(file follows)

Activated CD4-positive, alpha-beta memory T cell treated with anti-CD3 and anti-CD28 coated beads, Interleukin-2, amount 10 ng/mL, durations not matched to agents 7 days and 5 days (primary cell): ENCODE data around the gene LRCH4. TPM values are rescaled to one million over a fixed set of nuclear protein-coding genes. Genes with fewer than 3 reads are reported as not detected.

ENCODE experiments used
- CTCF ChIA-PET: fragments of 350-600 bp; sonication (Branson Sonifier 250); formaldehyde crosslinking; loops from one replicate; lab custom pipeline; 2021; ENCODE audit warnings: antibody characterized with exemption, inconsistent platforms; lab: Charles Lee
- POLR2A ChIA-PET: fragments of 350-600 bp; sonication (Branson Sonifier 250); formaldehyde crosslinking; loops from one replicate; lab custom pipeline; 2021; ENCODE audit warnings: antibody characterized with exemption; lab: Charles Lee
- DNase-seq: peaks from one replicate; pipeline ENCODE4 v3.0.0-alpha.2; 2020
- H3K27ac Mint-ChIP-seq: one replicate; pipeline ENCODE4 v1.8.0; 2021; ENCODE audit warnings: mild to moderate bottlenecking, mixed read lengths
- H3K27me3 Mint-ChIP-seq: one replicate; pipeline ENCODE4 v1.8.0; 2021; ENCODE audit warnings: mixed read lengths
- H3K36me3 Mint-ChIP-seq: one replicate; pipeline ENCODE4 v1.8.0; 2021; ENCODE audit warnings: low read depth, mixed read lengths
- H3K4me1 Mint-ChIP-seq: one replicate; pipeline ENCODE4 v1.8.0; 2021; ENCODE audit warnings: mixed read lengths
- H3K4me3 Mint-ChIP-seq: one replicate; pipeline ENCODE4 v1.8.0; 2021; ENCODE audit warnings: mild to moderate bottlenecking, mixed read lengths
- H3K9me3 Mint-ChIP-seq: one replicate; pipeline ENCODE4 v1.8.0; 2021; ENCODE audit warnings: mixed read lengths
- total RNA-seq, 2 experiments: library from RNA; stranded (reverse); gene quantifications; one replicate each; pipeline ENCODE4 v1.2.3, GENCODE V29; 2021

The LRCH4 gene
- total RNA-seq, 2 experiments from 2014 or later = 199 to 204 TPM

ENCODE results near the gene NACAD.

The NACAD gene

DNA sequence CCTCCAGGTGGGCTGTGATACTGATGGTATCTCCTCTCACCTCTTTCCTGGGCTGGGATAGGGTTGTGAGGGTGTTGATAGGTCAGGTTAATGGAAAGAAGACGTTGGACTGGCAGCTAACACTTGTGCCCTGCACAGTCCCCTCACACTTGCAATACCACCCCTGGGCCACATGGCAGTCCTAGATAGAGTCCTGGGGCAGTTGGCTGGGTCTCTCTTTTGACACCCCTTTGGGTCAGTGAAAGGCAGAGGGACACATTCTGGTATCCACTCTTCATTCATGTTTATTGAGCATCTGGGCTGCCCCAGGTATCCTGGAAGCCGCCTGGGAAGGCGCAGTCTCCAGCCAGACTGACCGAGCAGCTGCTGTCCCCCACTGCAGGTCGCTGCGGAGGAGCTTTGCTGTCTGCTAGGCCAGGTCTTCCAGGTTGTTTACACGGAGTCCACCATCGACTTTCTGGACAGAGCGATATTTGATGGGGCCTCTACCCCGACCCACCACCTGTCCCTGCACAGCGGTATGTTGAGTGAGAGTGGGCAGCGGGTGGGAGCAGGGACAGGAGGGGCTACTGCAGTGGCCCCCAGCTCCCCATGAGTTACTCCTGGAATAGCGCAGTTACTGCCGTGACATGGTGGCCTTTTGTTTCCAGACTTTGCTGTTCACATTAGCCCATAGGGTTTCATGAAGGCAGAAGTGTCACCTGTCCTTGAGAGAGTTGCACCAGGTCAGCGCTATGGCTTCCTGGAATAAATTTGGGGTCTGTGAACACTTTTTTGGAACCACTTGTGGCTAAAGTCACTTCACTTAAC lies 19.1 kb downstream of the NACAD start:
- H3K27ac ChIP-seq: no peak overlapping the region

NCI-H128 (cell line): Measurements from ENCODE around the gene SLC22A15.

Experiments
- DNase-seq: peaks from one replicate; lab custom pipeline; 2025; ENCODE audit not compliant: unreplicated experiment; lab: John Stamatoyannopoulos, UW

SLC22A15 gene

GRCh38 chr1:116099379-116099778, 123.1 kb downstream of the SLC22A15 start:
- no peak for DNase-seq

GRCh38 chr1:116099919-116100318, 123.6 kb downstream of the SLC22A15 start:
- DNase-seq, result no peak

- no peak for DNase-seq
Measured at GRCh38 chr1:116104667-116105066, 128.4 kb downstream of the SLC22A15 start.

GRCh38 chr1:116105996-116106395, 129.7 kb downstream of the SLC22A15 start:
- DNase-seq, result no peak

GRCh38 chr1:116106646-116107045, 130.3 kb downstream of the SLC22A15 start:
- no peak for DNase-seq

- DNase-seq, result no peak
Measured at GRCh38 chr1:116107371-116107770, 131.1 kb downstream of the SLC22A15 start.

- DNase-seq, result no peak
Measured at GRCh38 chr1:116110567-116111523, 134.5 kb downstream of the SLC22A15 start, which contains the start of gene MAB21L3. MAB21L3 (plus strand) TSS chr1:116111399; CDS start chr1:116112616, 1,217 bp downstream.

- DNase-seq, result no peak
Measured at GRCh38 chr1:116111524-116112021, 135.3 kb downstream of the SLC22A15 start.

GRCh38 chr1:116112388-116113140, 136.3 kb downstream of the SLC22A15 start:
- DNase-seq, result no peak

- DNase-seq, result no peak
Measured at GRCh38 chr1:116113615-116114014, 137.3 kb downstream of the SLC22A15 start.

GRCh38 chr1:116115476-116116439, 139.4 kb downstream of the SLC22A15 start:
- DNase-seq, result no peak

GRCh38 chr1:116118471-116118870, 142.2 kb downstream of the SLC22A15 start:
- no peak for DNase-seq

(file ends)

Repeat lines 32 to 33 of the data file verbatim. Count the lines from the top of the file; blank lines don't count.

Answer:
- no peak for DNase-seq

- DNase-seq, result no peak